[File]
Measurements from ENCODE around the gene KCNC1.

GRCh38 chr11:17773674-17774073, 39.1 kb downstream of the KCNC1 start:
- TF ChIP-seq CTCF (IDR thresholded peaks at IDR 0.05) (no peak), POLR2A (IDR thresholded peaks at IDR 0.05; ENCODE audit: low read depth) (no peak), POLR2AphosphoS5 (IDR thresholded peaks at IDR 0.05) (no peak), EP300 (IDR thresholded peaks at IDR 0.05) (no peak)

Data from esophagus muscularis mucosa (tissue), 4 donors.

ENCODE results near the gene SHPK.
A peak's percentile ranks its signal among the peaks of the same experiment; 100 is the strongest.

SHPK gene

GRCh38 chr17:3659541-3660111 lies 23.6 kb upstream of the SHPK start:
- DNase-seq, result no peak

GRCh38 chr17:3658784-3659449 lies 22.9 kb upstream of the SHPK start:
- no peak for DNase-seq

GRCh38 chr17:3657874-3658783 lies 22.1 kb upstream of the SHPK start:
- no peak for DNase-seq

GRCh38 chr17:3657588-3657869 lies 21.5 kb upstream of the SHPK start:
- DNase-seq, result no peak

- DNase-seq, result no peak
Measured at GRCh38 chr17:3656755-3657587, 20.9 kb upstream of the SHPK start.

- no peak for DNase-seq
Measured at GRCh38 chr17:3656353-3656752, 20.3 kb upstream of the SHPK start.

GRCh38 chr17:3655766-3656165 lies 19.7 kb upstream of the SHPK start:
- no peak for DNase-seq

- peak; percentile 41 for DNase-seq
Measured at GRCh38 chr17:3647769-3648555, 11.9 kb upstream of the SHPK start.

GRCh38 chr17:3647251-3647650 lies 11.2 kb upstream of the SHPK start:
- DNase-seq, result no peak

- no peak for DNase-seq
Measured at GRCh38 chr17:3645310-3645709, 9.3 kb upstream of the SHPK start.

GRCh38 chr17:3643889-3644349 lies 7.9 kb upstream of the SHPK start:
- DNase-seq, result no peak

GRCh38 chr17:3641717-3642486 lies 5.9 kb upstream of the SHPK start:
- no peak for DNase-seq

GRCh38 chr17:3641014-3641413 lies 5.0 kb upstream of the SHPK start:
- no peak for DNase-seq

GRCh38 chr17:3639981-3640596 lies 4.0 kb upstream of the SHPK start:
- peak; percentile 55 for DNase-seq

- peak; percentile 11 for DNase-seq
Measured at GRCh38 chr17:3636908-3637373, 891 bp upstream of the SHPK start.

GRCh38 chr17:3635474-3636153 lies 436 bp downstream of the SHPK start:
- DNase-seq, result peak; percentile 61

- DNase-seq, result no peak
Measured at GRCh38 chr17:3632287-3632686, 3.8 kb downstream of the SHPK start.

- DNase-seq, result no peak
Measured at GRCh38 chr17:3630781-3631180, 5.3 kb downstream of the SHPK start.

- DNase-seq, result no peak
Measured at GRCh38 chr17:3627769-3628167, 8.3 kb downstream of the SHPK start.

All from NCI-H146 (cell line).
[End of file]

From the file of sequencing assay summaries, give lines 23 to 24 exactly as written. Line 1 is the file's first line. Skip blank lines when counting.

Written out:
Measured at GRCh38 chr17:3647769-3648555, 11.9 kb upstream of the SHPK start.

GRCh38 chr17:3647251-3647650 lies 11.2 kb upstream of the SHPK start: